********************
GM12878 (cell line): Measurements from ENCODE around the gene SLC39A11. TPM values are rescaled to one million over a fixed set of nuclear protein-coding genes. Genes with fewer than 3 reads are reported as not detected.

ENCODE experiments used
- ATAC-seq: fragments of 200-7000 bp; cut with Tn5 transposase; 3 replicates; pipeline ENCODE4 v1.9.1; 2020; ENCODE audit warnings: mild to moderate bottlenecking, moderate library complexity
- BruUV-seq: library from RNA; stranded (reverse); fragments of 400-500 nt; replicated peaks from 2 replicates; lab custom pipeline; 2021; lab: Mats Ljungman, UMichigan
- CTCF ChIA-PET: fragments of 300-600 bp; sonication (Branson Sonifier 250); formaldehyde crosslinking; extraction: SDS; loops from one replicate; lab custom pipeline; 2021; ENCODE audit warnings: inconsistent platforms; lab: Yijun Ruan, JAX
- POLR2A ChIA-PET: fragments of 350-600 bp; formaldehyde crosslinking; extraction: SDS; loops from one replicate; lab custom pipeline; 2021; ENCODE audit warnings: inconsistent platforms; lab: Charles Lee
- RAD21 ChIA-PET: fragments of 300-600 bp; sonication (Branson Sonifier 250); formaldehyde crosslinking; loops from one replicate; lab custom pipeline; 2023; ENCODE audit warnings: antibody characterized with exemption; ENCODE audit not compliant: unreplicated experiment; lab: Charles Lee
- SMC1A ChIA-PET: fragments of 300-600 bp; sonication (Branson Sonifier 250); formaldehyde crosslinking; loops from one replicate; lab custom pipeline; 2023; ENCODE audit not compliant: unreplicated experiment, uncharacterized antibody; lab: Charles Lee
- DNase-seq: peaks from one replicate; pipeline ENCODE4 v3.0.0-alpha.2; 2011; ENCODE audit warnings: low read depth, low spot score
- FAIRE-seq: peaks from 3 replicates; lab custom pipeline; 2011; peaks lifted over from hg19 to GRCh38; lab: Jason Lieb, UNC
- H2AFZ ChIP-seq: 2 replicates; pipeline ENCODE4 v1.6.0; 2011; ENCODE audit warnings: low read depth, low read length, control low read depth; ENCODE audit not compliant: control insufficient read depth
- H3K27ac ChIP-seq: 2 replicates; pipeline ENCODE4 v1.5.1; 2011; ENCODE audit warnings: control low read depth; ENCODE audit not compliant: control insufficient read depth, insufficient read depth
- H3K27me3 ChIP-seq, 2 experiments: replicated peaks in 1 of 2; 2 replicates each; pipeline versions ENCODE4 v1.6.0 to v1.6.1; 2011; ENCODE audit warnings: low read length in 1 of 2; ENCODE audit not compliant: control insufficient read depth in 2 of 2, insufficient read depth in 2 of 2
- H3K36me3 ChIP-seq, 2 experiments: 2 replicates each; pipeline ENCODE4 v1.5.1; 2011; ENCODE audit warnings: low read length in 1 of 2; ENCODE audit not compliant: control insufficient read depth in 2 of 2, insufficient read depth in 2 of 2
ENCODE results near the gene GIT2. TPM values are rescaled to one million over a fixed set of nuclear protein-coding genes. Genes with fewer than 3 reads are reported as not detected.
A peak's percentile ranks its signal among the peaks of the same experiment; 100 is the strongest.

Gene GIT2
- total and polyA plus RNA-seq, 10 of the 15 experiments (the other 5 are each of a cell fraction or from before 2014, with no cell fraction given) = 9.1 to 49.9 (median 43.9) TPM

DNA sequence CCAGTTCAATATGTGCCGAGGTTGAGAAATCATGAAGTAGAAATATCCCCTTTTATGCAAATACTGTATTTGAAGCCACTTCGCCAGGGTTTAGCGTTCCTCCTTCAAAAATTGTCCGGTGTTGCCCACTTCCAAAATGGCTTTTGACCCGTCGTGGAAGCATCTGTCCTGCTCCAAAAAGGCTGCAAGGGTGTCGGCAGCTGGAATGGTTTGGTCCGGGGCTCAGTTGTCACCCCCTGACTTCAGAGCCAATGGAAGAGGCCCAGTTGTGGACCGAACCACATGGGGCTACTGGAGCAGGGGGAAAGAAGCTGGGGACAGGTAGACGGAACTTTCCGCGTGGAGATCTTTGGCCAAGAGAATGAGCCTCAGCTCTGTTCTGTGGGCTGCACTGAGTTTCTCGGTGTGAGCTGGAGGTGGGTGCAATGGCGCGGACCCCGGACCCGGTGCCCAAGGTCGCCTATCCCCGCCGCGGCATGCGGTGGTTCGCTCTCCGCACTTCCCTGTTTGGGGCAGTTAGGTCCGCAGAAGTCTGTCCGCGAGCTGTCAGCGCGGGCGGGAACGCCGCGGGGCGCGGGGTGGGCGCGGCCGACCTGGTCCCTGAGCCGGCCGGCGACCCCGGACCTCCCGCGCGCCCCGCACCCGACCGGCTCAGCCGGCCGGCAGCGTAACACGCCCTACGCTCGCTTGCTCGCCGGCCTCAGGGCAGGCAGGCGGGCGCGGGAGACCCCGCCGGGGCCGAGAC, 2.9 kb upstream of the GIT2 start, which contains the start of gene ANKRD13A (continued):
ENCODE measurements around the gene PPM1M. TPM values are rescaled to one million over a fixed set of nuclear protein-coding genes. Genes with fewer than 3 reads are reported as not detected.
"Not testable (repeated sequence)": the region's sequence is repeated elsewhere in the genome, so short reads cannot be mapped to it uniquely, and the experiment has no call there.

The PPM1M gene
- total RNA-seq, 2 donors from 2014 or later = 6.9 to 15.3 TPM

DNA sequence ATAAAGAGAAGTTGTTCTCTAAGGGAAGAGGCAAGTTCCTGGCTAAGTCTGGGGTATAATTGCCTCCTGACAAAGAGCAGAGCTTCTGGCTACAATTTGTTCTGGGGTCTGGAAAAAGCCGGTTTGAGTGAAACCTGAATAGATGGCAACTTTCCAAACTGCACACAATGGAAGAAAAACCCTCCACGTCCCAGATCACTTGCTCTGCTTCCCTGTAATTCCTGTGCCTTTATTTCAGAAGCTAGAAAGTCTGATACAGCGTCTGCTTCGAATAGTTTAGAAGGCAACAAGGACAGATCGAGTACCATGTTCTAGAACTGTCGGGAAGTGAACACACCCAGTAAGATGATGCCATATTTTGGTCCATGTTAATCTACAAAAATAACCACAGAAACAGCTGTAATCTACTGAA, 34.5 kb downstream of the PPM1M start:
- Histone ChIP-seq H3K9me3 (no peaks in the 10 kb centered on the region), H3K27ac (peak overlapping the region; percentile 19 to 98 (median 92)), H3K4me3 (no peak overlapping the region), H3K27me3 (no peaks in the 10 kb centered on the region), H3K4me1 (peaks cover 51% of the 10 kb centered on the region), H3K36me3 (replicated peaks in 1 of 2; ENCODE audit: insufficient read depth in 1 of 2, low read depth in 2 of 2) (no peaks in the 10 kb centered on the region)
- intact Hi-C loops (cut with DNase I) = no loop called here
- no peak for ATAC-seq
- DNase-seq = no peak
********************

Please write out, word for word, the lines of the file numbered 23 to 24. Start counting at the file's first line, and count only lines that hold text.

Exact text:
- total RNA-seq, 2 donors from 2014 or later = 6.9 to 15.3 TPM

DNA sequence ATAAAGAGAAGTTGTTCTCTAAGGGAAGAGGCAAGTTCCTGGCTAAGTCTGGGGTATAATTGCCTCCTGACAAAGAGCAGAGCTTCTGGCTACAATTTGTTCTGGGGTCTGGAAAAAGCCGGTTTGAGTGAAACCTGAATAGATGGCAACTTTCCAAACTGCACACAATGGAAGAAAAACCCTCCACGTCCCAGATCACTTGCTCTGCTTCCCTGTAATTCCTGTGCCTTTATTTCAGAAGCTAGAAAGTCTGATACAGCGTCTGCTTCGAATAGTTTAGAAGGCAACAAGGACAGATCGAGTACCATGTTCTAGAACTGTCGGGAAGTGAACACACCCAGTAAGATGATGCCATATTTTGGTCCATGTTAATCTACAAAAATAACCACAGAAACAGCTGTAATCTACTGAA, 34.5 kb downstream of the PPM1M start: